A Ugandan girl sees her world rapidly change after being introduced to the competitive game of chess. A feel-good movie with outstanding performances by Lupita Nyong'o and David Oyelowo.
Making a chess movie is a tricky move. Your first stumbling block is that, of all sports, this must be one of the most uncinematic – as well as the most baffling for the novice. Even those familiar with the queen’s gambit need a little while to take a look at a board in an apparently tense setup and assess its import for both players.
Plus, on the big screen at least, the dramatis personae are rarely appealing. Traditionally, movie chess is the recourse of the brilliant but socially awkward male, who uses it to communicate when more common methods prove elusive. Such folk can be a struggle to root for, their victories and defeats wrapped up in psychological trauma and solitary childhoods. A case in point premiered at Toronto two years ago: Pawn Sacrifice, a woozily-boring Bobby Fischer biopic with Tobey Maguire sweating over the bishops.
But The Queen of Katwe has a trump card in its disarming heroine. It is easy to cheerlead for Phiona Mutesi (Madina Nalwanga), a pre-teen living in a Ugandan shanty town, whose life prospects seem to pick up considerably after she finds she has an unexpected knack for seeing eight moves ahead.
She’s coached by Robert Katende (David Oyelowo), a local minister who runs a kids club when he’s not being the world’s most charming amateur footballer and loving husband. But it’s one of the great joys of the film that he never feels repellently saintly. Indeed as the closing credits indicate, in their charming intro to the real-life characters, the actual man is yet more endlessly generous.
Anyway, the glass ceilings against which shock prodigy must crack her skull are more numerous than those facing the usual aspirant grandmaster. How will she muster the money to compete in a local schools competition – especially given she’s not actually in school? How will she juggle her studies with looking after her kid brother and flogging bread in the market? And how many people really make it when they can neither read nor – after another brother’s accident cleans them out of rent money – have a roof over their head?
Phiona’s other trouble is her mother: a fiercely protective single parent with understandable concerns about how her daughter will cope if and when disappointment comes. She’s played, against type, by Lupita Nyong’o, giving rippling pride and strictness to her first non-CGI role since 12 Years a Slave. The logic of making the character quite so bristly is vindicated in the surprisingly-moving climax.
In fact for what is, in essence, a by-numbers Disney sports flick, there’s endless freshness and vivacity to Mira Nair’s picture – her best in years. The Slumdog settings are eye-poppingly well shot by Sean Bobbitt, and though it’s hard to attest to their authenticity, urban Africa is rarely this intimately drawn. Conflict with snooty public school kids might be a bit blunt, but it’s played for compassionate comedy, and The Queen of Katwe remains quite a challenging prospect for a mainstream mass market audience.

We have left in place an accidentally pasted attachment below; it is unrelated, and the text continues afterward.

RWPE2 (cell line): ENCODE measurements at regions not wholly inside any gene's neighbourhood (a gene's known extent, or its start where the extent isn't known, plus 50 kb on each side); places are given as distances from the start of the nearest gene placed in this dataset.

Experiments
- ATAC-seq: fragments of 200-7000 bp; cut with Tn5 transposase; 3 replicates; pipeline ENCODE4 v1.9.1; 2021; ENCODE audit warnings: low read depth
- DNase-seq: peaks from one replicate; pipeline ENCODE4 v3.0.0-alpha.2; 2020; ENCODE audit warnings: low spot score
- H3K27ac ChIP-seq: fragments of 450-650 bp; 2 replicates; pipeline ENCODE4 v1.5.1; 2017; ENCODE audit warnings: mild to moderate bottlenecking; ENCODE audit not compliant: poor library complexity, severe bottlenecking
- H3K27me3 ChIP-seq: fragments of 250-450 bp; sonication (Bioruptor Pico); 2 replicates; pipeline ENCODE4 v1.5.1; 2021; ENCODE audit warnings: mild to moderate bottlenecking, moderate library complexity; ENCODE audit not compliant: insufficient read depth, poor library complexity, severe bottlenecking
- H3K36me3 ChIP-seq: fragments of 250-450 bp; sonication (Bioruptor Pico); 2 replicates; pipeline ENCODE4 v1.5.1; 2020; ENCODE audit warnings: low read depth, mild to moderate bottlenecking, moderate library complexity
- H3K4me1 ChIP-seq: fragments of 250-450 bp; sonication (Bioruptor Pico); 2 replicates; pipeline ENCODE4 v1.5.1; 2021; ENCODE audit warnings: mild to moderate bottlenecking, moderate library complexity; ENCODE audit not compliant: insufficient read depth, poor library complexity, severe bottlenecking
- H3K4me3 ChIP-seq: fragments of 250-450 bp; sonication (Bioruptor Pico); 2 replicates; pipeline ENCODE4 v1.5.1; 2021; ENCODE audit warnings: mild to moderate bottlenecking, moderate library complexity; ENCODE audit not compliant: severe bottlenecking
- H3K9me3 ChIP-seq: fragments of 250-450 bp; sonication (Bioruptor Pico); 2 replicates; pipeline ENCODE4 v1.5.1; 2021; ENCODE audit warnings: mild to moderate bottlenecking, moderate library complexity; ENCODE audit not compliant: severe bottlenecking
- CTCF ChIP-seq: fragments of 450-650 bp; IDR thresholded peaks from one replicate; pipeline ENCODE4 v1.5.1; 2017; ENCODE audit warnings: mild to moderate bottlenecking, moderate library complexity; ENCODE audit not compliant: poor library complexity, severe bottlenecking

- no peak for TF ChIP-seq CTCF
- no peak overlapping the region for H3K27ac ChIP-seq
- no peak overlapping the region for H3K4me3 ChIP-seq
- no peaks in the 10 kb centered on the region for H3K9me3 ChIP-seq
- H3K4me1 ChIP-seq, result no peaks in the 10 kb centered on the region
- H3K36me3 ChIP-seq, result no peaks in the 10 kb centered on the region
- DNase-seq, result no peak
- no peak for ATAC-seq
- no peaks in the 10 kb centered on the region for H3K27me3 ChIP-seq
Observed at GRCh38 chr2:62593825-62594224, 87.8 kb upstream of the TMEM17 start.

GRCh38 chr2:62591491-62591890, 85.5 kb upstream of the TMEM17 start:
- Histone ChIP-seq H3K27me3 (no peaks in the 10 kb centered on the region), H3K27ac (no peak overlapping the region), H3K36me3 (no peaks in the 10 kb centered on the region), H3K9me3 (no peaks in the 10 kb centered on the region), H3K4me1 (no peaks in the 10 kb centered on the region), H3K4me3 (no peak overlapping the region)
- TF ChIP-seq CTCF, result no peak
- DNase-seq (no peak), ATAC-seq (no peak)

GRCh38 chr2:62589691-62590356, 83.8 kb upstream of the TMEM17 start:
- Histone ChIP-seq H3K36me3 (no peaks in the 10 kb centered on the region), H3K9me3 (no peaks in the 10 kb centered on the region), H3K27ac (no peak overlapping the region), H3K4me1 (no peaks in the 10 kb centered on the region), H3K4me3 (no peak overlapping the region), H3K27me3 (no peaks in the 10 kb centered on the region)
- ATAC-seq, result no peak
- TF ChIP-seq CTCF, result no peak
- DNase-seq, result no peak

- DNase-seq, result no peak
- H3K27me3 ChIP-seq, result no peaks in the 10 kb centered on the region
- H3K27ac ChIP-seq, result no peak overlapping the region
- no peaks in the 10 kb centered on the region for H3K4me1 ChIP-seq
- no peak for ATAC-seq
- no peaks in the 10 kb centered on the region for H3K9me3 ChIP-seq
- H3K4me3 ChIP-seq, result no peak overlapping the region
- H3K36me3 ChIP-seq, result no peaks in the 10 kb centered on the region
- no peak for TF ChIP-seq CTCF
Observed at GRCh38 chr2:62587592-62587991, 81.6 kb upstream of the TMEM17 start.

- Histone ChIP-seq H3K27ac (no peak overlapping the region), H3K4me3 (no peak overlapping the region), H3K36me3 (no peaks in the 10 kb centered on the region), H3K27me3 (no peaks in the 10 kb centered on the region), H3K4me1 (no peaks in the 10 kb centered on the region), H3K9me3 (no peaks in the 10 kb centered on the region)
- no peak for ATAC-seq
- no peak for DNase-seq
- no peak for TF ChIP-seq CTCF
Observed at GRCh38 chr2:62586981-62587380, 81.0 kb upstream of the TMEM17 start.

There’s one too many bits of basic chess lingo co-opted into feelgood life mottos, yet the game itself often feels happily incidental to the narrative of the film – so you can understand the need to knit it in somehow. What’s instead key is the earnestness and the exuberance, executed with a conviction that makes this that rare thing: a kids hobby movie where something really is at stake.
Catherine Shoard, The Guardian, 11th September 2016.
Films that inspire and warm our hearts are often dismissed as manipulative, treacly or sentimental. Even the word “inspirational” has gotten a bad rap. But some stories are simply that: inspiring and heartwarming. “Queen of Katwe,” which chronicles the true story of a young female Ugandan chess champion, is just such a tale.
And Mira Nair, who deftly captured the visual aesthetic and rhythms of foreign cultures in films like “Monsoon Wedding,” “Salaam Bombay!” and “Mississippi Masala,” is probably the ideal match of filmmaker to material. The director, known for her vibrantly beautiful films, has had a home in Uganda for nearly three decades, and she is also the founder of a film school there. She knows Uganda, and it shows.
The nation’s urban life is vividly evoked in the tale of 9-year old Phiona Mutesi (Madina Nalwanga), a girl from the slums of Kampala, who becomes a national chess champion. When we meet her, she is living on a subsistence level with her strong-willed mother Harriet (Lupita Nyong’o) and three siblings.
One day her brother Brian (Martin Kabanza) happens upon a church-sponsored chess program run by Robert Katende (David Oyelowo). She follows her brother and is immediately drawn to the game, with its focus on reasoning and innovation, and the spirit of heady competition. Phiona’s keen intelligence and fierce determination render her a natural, and her aptitude for the game is astounding. Katende, trained as a civil engineer, sees Phiona’s potential and fights for her inclusion in tournaments, as well as for his other team members.
Despite being illiterate, Phiona rises rapidly through the ranks, playing against privileged and educated young people who seem to take their good fortune for granted. Within two years she becomes Uganda’s junior champion, and learns to read.
Let’s be clear: Little about chess makes it a riveting spectator sport. Scenes focused on the checkered game board won’t make pulses race, but the expressive face of young Nalwanga and her descriptive body language makes the tale compelling.
In her first acting role, Nalwanga is terrific. She deftly conveys Phiona’s self-possession, intelligence and growing sense that anything is possible if you work hard enough. Discovered at a dance academy, the 14-year-old Nalwanga was a bit older than the character, but she inhabits the role with striking dignity and grace.